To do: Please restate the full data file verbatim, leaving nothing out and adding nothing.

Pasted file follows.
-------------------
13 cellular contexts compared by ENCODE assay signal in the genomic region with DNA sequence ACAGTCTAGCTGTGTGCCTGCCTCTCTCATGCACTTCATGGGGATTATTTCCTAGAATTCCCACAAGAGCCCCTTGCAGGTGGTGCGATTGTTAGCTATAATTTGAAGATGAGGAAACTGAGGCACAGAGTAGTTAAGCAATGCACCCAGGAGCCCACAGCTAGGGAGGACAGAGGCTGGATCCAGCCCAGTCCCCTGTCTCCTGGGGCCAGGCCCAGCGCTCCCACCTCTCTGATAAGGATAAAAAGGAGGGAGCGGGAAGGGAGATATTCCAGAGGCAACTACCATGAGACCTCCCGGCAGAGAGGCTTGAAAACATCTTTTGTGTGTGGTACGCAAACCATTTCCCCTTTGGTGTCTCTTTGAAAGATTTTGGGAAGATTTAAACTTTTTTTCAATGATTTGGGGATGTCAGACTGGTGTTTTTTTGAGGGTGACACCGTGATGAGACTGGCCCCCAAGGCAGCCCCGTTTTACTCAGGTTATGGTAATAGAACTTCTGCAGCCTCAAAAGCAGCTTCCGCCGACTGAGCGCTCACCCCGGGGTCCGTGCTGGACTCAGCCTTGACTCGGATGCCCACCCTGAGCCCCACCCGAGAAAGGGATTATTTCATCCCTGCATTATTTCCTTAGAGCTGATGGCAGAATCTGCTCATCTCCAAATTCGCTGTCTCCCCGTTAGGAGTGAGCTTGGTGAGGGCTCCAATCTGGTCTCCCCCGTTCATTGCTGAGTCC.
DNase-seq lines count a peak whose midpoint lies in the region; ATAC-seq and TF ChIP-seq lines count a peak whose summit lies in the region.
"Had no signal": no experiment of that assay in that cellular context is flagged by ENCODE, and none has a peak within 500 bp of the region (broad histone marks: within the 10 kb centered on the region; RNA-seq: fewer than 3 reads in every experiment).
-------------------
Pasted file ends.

13 cellular contexts compared by ENCODE assay signal in the genomic region with DNA sequence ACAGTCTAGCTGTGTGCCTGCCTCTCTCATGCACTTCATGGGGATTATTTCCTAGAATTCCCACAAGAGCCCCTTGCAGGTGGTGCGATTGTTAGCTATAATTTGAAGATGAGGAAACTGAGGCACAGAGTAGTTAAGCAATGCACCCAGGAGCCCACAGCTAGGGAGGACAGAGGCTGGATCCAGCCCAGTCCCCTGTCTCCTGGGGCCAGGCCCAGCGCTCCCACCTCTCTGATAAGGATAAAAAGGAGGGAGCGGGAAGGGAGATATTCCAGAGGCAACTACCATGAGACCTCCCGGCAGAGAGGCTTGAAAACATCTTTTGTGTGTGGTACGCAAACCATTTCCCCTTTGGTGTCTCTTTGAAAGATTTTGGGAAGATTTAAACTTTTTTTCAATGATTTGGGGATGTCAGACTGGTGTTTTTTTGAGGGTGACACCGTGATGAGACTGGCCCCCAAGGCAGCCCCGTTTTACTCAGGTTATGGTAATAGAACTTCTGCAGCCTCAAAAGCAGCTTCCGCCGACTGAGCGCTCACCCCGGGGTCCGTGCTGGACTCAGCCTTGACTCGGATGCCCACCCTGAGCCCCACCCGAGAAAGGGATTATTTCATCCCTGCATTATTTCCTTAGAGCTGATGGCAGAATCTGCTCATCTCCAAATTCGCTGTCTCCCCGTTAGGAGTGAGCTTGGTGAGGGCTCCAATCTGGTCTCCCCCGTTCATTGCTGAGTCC.
DNase-seq lines count a peak whose midpoint lies in the region; ATAC-seq and TF ChIP-seq lines count a peak whose summit lies in the region.
"Had no signal": no experiment of that assay in that cellular context is flagged by ENCODE, and none has a peak within 500 bp of the region (broad histone marks: within the 10 kb centered on the region; RNA-seq: fewer than 3 reads in every experiment).